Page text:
Since I had the book Byzantine Orthdoxies checked out, I thought I would dip into a few other essays besides “Hymns of Hate” (mentioned in yesterday’s blog). I only bring this up because in the first essay I looked at there were two footnotes of a book by a teacher of mine in grad school.
His name is Robert Taft.
He is a well known liturgy dude with an emphasis on research on Greek Orthodox. The essay is “Medieval Byzantine Chant and the sound of orthodoxy” by Alexander Lingas. He cites Taft’s idea that I remember hearing from his own lips, namely there is a new ecumenism. This new point of view insists we should no longer compare our idealized tradition to others’ realized traditions or vice versa. It’s a helpful notion because it not only slows down bigotry about others, it also helps us see ourselves more clearly when we wrongly idealize other traditions and find our own lacking.
Anyway, Lingas cites this notion twice when talking about how the Greek Orthodox routinely deride western practices such as using instruments in church.
In the next paragraph Lingas cites John Tavener who died this week.
Admittedly he does so with a certain rueful smile in his prose at Tavener’s committing Taft’s error as a convert to Greek Orthodoxy. Tavener “regularly juxtaposes the music of a Western ‘culture in ruins’ with what he perceives, not always with the greatest discernment, to be the ancient repertories of Orthodox chant.”
Not no more he don’t.
On Thursday I listened and watched to ‘I got It from the toilet seat’: Frank Zappa live on German TV 1978.
It runs about an hour. I have a great admiration for Zappa. I didn’t know most of the tunes he did on this tape. The tunes themselves are weird mixtures of Zappa’s adolescent not-so-PC obscene humorous lyrics with music that tends to grab me. Hearing a bunch of tunes that were new to me all at once by a composer whose work I have admired and even sought to emulate occasionally (see “Dead Man’s Pants”… o that’s right you can’t. It’s not recorded and I don’t believe I have put up a score of it. Anyway, Zappa is one conscious influence on it as well as Miles Davis and John Hartford).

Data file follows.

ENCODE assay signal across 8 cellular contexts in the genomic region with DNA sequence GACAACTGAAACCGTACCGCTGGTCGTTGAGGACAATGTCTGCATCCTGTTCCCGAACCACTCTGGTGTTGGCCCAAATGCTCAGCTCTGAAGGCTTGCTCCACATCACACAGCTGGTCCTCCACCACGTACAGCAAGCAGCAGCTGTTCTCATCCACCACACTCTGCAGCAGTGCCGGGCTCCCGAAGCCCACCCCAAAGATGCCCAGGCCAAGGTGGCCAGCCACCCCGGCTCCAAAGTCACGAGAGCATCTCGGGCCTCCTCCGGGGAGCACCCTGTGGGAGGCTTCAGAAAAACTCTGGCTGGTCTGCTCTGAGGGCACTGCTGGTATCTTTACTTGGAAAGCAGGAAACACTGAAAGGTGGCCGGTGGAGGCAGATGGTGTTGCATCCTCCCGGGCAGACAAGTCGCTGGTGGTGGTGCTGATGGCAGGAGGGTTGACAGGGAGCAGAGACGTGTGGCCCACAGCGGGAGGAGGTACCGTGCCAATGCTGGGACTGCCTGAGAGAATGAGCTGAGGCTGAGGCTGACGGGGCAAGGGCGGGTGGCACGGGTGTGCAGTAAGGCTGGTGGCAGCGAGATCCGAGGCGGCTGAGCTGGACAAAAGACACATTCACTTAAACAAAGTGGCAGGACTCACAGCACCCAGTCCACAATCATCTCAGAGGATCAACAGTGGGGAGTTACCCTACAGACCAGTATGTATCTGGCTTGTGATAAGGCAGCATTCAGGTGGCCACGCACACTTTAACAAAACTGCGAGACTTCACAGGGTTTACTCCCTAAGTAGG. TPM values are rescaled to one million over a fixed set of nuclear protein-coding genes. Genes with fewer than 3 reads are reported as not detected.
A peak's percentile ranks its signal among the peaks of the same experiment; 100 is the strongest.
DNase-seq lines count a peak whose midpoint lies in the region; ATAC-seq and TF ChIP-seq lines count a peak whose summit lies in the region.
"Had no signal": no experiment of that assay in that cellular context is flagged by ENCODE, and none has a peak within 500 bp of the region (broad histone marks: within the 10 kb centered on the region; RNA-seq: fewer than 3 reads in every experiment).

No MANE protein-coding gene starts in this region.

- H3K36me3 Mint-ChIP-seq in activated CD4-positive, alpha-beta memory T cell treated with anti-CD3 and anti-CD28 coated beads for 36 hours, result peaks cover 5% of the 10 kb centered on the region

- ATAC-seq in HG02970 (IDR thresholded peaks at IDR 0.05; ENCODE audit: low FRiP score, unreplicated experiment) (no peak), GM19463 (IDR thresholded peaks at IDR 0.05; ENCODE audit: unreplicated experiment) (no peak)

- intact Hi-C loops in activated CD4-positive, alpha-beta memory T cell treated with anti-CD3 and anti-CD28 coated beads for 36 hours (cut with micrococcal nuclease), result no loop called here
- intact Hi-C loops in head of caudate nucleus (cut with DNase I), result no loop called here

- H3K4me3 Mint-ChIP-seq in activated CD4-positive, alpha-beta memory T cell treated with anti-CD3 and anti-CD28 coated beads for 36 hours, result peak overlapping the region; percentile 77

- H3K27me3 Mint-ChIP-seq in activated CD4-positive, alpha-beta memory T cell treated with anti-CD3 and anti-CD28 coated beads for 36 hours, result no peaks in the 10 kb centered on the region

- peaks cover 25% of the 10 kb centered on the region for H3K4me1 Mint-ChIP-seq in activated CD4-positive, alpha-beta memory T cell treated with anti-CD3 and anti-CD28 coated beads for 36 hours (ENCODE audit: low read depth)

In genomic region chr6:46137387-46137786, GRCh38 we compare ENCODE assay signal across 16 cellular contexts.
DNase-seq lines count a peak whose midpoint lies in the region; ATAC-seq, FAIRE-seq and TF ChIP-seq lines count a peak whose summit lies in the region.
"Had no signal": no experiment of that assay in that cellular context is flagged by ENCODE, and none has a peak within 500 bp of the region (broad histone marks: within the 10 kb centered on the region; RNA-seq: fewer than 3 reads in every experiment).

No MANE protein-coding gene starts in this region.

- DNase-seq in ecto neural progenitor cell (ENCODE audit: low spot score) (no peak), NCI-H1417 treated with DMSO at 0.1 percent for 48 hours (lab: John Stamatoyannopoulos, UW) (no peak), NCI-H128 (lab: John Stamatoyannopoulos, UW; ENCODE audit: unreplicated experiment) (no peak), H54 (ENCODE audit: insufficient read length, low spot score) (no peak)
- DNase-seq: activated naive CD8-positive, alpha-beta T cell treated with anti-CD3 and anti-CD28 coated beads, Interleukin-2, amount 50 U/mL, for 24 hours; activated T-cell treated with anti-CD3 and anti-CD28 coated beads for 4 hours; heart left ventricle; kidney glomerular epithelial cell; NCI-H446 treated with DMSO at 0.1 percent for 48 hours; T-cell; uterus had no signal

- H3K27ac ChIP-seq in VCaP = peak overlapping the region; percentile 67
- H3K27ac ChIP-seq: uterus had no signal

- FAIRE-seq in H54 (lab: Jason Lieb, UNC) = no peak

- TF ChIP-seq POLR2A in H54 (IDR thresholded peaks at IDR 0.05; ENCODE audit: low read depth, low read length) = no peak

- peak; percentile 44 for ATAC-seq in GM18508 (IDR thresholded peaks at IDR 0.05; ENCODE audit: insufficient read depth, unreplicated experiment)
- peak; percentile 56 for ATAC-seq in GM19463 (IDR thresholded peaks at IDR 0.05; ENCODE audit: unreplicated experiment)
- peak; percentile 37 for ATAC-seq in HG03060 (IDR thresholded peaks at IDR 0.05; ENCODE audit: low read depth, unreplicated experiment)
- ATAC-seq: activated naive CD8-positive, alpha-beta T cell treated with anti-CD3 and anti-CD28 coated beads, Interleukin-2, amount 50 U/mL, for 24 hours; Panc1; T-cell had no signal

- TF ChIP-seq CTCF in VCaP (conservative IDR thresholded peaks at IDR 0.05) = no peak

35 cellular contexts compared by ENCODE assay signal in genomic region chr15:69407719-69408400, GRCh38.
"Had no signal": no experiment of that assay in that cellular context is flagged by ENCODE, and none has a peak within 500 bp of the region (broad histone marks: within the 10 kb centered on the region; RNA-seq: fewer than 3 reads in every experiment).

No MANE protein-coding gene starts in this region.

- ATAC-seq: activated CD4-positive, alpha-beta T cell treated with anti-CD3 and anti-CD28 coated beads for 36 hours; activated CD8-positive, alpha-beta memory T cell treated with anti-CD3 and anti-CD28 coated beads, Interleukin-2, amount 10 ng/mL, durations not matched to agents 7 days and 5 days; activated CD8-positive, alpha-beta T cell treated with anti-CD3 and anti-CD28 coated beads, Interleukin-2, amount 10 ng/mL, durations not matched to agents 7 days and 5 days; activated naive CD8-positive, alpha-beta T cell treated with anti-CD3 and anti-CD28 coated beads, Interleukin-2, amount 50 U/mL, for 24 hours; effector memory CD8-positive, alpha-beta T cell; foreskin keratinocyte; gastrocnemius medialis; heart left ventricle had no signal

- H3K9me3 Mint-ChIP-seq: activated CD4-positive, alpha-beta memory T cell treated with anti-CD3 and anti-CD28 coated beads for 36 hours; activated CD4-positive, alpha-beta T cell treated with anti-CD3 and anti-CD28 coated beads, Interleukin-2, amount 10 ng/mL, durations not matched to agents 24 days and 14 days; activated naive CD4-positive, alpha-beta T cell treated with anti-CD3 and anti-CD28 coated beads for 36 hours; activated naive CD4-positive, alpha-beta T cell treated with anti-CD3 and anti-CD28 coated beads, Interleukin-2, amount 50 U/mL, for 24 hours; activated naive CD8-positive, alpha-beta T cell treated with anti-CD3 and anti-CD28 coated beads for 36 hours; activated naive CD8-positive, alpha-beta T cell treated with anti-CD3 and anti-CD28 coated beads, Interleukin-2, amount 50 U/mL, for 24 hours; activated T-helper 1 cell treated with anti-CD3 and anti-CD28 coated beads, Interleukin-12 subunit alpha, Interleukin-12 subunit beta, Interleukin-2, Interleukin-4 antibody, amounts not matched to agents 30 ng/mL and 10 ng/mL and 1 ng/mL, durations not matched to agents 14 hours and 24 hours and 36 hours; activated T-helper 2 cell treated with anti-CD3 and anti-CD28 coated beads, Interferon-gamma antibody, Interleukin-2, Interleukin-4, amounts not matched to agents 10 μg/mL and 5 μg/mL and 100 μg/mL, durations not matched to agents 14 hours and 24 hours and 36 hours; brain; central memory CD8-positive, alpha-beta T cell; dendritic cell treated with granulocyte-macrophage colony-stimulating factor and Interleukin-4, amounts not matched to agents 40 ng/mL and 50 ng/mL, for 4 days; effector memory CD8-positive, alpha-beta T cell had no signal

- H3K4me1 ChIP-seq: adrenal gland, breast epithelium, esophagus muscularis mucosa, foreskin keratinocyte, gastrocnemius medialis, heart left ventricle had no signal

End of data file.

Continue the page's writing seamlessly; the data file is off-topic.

The musicians none of whom I recognize are top notch. They cavort their ways with high musical skill and appropriate zaniness.
The music stuck in my head a bit. Especially Zappa’s improvised guitar solos. I always wonder how Zappa’s music could be categorized. He himself exhibits a wide array of influences including Edgar Varèse, doo-wop music, music concrète, all pop and rock styles, ecstatic jazz, Prokofiev, and on and on.
As I improvised Friday in class, my mind wandered over into Zappa territory. Interesting feeling.
Young and talented in Russia.
Letters to the editor. Some quite good:
“if we want to be a “nation,” a community of people seeking to, in the words of the Constitution, “promote the general welfare,” we have a responsibility for one another.”
Russia persists in repressing protesters. Remember this incident?
Or this one?
American export of madness? Nah. Homegrown.
Supposedly Linda Greenhouse retired. But she continues post her insights on our judiciary. I always read them and benefit.